The working and living conditions of the black slaves were so cruel that even
French colonial officials Louis XV. (1710-1774) asked for a code to remedy the
worst of grievances. This “code noir” gave the situation of those affected a
legitimate name, but did not really improve the situation of the
In the 18th and 19th centuries
The chronicle of the slave revolts goes back to the 16th century, but reached
its peak in the 18th and 19th centuries. Century when the idea of the French
Revolution crossed the Atlantic. Because of these incidents, but also because of
the sharp criticism in the colonial states, slavery was banned in the first
quarter of the 19th century, and in France the French convention for the
abolition of slavery was approved in 1794. However, it was reinstated by
Napoleon in 1802 at the request of his Empress Josephine, who came from
With the proclamation of May 22, 1848, at the instigation of the French
politician Victor Schoelcher (1804-1893), slavery was finally abolished in the
French colonies through the "Décret d'abolition de l'esclavage du 27 avril
1848". The abolition of slavery did not, of course, immediately bring about a
significant improvement in the situation, as many slaves continued to be
dependent on their white masters.
Even so, the abolition of slavery created a shortage of cheap labor, so cheap
labor was "imported" from China, India and the Middle East. These people, whose
conditions in the Antilles differed only slightly from those of blacks, had made
a significant contribution to the ethnic diversity of the Antilles.
After the French Revolution and the uprising in Haiti, the French great power
ended in the Antilles.
In 1902, in Saint Pierre, what was probably the greatest natural disaster on the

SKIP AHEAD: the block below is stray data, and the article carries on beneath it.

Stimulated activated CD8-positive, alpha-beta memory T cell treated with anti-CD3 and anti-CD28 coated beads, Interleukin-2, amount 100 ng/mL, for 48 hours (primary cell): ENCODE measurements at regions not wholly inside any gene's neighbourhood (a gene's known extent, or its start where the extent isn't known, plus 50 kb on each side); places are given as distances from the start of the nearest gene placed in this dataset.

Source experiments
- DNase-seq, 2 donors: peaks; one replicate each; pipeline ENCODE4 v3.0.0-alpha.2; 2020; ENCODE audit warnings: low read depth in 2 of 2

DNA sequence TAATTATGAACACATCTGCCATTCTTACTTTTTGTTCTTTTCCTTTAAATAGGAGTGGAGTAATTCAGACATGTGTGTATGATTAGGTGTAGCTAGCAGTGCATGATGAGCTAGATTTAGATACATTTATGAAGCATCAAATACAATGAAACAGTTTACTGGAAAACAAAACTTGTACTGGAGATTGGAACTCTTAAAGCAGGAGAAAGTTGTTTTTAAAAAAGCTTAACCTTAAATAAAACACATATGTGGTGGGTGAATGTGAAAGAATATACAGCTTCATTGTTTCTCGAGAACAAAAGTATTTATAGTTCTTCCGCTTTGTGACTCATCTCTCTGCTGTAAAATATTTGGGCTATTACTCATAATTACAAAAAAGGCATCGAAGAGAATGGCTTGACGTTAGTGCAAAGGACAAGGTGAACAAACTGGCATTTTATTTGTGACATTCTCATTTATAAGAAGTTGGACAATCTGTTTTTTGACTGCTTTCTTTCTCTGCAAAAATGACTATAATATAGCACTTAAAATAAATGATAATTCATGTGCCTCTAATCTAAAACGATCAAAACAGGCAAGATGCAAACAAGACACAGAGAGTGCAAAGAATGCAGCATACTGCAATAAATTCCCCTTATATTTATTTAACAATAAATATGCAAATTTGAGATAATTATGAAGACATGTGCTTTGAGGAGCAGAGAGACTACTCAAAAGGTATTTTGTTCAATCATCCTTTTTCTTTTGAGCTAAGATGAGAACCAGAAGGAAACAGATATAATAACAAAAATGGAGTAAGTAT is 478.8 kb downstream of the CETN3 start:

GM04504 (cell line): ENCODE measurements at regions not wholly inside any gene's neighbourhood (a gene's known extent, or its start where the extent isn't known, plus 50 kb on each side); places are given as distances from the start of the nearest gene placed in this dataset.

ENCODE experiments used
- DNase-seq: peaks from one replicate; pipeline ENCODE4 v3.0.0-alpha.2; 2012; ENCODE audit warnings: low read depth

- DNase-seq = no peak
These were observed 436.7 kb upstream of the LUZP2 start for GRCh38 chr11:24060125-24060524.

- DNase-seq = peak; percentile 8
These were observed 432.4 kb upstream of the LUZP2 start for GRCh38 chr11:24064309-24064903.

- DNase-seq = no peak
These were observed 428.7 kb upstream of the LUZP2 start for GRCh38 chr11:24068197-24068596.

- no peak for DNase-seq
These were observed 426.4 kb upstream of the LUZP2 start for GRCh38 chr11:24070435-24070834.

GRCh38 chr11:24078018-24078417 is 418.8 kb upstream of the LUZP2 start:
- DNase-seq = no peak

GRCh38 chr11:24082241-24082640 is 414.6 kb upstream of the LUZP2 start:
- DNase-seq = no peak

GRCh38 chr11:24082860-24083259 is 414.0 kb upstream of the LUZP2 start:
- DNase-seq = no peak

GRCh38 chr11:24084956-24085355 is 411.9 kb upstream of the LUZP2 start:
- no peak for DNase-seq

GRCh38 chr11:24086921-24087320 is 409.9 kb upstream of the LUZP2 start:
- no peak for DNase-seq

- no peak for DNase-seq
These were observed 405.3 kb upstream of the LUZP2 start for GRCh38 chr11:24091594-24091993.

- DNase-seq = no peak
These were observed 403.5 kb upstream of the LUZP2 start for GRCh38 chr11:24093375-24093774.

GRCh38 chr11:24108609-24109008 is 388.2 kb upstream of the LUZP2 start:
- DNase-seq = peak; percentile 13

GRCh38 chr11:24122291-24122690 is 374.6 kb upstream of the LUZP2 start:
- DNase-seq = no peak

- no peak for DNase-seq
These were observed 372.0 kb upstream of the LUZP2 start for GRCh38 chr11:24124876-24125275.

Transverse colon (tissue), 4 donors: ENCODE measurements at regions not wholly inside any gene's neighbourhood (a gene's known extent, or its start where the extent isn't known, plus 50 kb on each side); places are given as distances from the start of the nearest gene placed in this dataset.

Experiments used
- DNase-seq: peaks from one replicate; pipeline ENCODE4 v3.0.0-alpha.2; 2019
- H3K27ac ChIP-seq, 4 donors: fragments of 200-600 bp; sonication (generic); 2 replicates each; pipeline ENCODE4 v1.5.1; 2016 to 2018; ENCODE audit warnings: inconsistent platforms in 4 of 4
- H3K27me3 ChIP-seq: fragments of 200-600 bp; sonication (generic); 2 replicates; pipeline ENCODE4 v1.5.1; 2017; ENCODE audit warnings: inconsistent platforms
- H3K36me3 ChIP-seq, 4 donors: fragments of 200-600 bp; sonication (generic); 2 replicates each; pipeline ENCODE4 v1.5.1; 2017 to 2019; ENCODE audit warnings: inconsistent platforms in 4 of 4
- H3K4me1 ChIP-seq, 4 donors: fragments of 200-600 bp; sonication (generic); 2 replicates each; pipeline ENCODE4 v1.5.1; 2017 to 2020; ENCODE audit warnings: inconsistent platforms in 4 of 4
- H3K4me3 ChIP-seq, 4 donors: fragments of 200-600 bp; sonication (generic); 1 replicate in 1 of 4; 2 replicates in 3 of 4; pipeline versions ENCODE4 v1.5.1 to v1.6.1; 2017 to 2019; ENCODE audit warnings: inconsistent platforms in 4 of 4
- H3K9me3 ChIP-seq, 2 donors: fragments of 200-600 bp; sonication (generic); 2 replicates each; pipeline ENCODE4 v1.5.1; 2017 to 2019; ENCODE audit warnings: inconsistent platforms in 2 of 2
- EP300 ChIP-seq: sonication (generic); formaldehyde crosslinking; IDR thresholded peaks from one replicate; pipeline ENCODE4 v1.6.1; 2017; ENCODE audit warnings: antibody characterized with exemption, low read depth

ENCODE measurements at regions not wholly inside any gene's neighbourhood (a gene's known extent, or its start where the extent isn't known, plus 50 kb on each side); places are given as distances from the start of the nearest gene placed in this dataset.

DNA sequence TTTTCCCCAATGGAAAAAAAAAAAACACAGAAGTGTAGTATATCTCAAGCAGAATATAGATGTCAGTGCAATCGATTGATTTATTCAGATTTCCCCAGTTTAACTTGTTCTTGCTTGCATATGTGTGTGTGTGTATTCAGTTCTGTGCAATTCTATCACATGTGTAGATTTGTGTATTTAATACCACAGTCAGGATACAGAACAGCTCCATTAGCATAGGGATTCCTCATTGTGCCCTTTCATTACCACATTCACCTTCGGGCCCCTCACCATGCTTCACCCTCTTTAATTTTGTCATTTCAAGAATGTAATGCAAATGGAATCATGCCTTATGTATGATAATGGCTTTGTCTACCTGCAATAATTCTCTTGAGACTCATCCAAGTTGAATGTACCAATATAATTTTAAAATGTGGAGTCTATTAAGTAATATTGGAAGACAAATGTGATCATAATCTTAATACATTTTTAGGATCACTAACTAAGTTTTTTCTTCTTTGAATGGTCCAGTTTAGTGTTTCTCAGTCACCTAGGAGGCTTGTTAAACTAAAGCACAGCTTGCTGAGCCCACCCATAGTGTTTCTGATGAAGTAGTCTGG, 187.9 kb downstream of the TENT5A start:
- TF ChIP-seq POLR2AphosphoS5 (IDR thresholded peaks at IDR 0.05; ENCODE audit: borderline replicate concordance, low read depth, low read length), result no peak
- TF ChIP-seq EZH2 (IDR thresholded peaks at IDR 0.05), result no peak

island. On May 8, the Mont Pelée volcano erupted. The outbreak was announced
beforehand, but due to elections soon taking place in the region, the mayor at
the time failed to warn the citizens of the city. When the residents wanted to
flee the city at the last second, they found themselves surrounded by
soldiers. This killed all 30,000 residents, there was only one survivor, a
thief, who was incarcerated in the prison of Saint Pierre when the catastrophe
hit the city.
In modern times
When the Panama Canal was opened in 1914, the Lesser Antilles came back into
the hands of international shipping companies. In addition, the islands became
interesting for Europeans and Americans in need of relaxation as a tropical
In the period between the two world wars, a small group of colored lawyers,
intellectuals and artists developed who ensured that their fellow citizens
developed a new self and class consciousness towards the white minority.
During the Second World War, Martinique and Guadeloupe became trouble spots, as
after the defeat of France, the administrator at the time, Admiral Georges
Robert, tended towards the pro-German Vichy government. The Americans and
British then feared a German base on both islands.
To get around this, a blockade was initiated, which of course mainly suffered
from the black population, an impending famine was only averted, as Admiral
Roberts resigned his office and the Gaullists took over the leadership in the
French Antilles. In order to circumvent this, a blockade was initiated, which of
course mainly suffered from the black population, an impending famine was only
averted because Admiral Roberts resigned his office and the Gaullists took over
the leadership in the French Antilles.
In contrast to the other Caribbean colonies, the residents of Martinique and
Guadeloupe felt like French despite the high proportion of black
populations. The two islands were given the status of an overseas department in
1946. The citizens thus enjoy all French civil rights and send their own
deputies and senators to Paris.